When the term “Gripper” is used, many will visualise a simple set of pneumatically or mechanically operated jaws, or perhaps even vacuum cups. Whilst this is technically still a valid perception for some applications, the truth is that Gripping technology, or to use the alternative term – End of Arm Tooling, has come a long way as it has evolved to keep pace with, and in many cases enhance, the operation of robot systems and special purpose machines.
This article from Zimmer Group UK’s Ian Sinclair explores some of the advances in End of Arm Tooling technology which demonstrates that in many cases, what was once termed a gripper is now a sophisticated automation module in its own right.
Grippers have changed dramatically over the years from the once basic unit that would simply hold a component during transfer, to become in many cases, technology based modules capable of performing sensing, measurement, re-orientation or process operations.
Key contributors to this ongoing process of evolution have been the readily available electronic, pneumatic and mechanical components which themselves have become both more compact, sophisticated and cost effective. This, together with innovative design concepts, has led to the development of a whole series of sophisticated and often intelligent gripper / end of arm tooling modules.
(What were once just termed grippers have in many cases now evolved into sophisticated end of arm tooling modules)
Zimmer Group’s Ian Sinclair explains: “Where in the past, the technology used to hold or manipulate components was usually relatively simple, today it is often the opposite. For example, it is not uncommon now to find our latest E-Gripper technology being used for small parts handling, where users can take advantage of adjustable gripping forces and variable jaw strokes. This provides much greater levels of flexibility without the need for manual intervention, where different part variants may need to be processed either at random or in sequence.”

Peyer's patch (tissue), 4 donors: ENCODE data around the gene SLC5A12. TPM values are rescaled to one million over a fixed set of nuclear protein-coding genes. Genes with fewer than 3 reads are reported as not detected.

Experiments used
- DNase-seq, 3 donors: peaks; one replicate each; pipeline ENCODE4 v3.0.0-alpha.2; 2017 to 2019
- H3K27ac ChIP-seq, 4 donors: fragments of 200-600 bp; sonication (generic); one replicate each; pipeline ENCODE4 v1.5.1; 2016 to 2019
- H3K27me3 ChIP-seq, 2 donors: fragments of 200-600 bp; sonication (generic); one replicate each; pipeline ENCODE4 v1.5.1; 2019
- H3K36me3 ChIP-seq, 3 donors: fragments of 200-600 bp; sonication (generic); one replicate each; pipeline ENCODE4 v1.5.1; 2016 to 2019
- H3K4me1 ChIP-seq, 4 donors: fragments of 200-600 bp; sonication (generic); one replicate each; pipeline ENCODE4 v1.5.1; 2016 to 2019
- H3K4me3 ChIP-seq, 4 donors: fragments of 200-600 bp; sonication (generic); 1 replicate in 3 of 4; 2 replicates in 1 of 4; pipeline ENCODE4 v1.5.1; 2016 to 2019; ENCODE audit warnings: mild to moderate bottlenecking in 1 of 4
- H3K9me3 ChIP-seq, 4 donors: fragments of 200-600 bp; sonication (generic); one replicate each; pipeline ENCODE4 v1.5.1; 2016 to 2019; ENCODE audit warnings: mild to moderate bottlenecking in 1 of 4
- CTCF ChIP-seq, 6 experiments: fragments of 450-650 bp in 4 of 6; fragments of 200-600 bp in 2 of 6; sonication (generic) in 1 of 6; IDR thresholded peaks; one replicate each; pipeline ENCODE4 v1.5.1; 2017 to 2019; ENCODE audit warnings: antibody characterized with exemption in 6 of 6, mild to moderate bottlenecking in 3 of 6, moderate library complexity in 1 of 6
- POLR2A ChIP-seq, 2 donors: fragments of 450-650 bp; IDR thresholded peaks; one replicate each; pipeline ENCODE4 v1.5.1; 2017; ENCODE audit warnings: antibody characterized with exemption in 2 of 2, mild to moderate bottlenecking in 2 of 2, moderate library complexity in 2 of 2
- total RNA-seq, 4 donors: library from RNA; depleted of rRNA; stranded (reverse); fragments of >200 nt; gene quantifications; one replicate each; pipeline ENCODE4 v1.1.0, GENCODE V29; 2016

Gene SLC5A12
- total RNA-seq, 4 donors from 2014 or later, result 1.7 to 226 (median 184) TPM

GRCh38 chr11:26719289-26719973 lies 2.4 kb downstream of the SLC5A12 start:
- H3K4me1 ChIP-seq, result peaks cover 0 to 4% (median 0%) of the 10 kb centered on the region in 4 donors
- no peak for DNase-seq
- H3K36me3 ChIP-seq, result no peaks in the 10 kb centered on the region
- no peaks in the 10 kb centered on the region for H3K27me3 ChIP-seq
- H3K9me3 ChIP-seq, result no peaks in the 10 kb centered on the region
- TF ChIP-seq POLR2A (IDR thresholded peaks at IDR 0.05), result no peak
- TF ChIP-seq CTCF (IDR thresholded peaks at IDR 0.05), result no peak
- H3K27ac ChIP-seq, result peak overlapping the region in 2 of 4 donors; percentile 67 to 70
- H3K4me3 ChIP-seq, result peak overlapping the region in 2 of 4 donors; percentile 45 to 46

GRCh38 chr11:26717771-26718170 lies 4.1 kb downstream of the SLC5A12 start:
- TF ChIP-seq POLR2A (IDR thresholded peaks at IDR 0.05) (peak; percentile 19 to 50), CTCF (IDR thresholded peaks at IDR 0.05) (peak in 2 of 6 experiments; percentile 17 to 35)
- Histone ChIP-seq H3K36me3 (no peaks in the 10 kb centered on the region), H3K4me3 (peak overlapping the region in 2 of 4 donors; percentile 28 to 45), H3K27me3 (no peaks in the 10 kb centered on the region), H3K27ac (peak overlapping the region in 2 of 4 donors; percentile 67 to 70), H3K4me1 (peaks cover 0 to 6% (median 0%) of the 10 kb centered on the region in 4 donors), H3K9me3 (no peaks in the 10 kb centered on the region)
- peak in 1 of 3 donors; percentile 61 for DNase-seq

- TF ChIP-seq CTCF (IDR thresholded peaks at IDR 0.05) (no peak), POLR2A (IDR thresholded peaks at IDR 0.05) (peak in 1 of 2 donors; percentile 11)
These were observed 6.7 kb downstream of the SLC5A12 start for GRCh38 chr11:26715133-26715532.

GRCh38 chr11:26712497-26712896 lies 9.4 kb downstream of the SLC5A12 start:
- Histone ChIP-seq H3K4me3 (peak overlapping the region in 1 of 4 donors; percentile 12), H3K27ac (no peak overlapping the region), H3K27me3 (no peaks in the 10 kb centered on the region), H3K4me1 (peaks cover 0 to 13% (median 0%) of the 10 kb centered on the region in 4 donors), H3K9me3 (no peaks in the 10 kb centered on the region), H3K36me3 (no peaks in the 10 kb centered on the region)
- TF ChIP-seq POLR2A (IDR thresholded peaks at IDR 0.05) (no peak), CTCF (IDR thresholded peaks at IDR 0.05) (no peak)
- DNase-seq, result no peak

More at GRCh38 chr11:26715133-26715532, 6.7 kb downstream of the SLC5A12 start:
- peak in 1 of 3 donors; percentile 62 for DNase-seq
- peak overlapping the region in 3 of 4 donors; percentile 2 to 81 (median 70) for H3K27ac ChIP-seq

Another growing trend with end of arm tooling is the use of bespoke designed multi-function modules. These can incorporate not just the gripping mechanisms needed to pick and manipulate products, but also incorporate one or more production processes.
Ian Sinclair continues:” Incorporating one or more technologies within the end of arm tooling on a robot system increases efficiency in manufacturing processes. For example, where parts may be large or cumbersome to handle, it can sometimes be easier to take the process to the part than try to move what might be a large and heavy object. This also saves cycle time by eliminating the need to move the part between different workstations.”
This concept of intelligent, multi-function end of arm tooling modules mounted to robots is growing across a number of diverse sectors including automotive, aerospace, medical device, white goods and more recently into areas related to household products and modular building construction. The operations which they perform are equally diverse, ranging from simple product handling, to glueing, sealing, drilling, dispensing and assembly. Where large parts are being manufactured, it is often the case that the robots being used will also be large to provide the required working envelope. Robots such as this will usually have a reasonably high payload, so they are capable of carrying and manipulating sophisticated end of arm tooling systems.
Ian Sinclair concludes: ’Of course, we continue to see growth across our standard product range, which itself includes a number of innovative and digital concepts, but there is no doubt that automation system integrators and machine builders are seeking to incorporate more technology into the end of arm tooling elements of a project wherever possible. Our expertise in this area means that we also continue to see growth in the number of sophisticated end of arm tooling systems that we design and build”